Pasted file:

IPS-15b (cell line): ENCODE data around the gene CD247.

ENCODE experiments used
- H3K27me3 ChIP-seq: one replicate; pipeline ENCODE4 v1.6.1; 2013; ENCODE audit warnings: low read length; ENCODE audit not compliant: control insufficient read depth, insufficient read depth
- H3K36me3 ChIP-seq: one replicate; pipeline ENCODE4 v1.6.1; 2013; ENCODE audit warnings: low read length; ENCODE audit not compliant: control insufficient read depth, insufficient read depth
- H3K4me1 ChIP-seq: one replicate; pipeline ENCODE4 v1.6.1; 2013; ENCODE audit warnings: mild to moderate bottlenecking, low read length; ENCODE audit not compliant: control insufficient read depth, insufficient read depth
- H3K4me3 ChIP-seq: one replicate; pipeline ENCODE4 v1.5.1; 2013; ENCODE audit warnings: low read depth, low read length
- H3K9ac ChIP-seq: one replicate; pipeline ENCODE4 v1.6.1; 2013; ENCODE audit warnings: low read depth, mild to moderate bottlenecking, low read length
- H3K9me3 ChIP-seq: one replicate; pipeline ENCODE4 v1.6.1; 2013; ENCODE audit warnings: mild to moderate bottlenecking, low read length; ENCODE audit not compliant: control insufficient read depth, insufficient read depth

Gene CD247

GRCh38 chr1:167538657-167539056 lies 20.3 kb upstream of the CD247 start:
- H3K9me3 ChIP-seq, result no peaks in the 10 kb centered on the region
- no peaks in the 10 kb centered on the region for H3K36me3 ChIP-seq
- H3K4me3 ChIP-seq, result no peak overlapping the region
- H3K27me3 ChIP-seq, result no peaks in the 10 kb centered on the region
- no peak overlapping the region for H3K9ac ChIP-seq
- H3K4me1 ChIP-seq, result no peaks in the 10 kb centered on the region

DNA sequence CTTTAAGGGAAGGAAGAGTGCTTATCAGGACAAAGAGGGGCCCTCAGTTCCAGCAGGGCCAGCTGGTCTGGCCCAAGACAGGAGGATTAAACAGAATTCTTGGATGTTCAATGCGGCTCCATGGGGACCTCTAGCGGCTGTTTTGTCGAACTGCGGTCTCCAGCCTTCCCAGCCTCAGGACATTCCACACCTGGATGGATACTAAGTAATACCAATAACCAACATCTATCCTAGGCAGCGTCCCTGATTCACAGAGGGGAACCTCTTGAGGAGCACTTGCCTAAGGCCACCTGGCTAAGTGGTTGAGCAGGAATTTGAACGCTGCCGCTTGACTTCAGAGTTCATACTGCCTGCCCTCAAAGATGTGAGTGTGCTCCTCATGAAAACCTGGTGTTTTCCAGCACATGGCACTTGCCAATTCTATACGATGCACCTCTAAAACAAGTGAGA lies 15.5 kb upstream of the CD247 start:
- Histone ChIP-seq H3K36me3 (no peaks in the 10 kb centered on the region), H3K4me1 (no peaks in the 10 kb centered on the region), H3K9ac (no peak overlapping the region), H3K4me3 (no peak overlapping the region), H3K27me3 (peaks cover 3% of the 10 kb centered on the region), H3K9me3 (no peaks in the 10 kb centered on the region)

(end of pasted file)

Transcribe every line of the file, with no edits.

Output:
IPS-15b (cell line): ENCODE data around the gene CD247.

ENCODE experiments used
- H3K27me3 ChIP-seq: one replicate; pipeline ENCODE4 v1.6.1; 2013; ENCODE audit warnings: low read length; ENCODE audit not compliant: control insufficient read depth, insufficient read depth
- H3K36me3 ChIP-seq: one replicate; pipeline ENCODE4 v1.6.1; 2013; ENCODE audit warnings: low read length; ENCODE audit not compliant: control insufficient read depth, insufficient read depth
- H3K4me1 ChIP-seq: one replicate; pipeline ENCODE4 v1.6.1; 2013; ENCODE audit warnings: mild to moderate bottlenecking, low read length; ENCODE audit not compliant: control insufficient read depth, insufficient read depth
- H3K4me3 ChIP-seq: one replicate; pipeline ENCODE4 v1.5.1; 2013; ENCODE audit warnings: low read depth, low read length
- H3K9ac ChIP-seq: one replicate; pipeline ENCODE4 v1.6.1; 2013; ENCODE audit warnings: low read depth, mild to moderate bottlenecking, low read length
- H3K9me3 ChIP-seq: one replicate; pipeline ENCODE4 v1.6.1; 2013; ENCODE audit warnings: mild to moderate bottlenecking, low read length; ENCODE audit not compliant: control insufficient read depth, insufficient read depth

Gene CD247

GRCh38 chr1:167538657-167539056 lies 20.3 kb upstream of the CD247 start:
- H3K9me3 ChIP-seq, result no peaks in the 10 kb centered on the region
- no peaks in the 10 kb centered on the region for H3K36me3 ChIP-seq
- H3K4me3 ChIP-seq, result no peak overlapping the region
- H3K27me3 ChIP-seq, result no peaks in the 10 kb centered on the region
- no peak overlapping the region for H3K9ac ChIP-seq
- H3K4me1 ChIP-seq, result no peaks in the 10 kb centered on the region

DNA sequence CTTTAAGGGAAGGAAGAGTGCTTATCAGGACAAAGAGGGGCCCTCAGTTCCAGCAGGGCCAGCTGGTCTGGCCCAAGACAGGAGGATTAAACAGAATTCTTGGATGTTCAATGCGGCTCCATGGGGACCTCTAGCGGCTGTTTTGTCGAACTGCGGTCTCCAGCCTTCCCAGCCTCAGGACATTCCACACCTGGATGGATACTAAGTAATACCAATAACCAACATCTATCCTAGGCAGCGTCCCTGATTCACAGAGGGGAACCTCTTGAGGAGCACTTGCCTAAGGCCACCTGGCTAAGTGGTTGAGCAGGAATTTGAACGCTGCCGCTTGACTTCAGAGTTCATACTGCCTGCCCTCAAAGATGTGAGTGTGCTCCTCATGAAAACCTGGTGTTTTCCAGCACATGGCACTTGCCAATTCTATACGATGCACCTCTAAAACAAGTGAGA lies 15.5 kb upstream of the CD247 start:
- Histone ChIP-seq H3K36me3 (no peaks in the 10 kb centered on the region), H3K4me1 (no peaks in the 10 kb centered on the region), H3K9ac (no peak overlapping the region), H3K4me3 (no peak overlapping the region), H3K27me3 (peaks cover 3% of the 10 kb centered on the region), H3K9me3 (no peaks in the 10 kb centered on the region)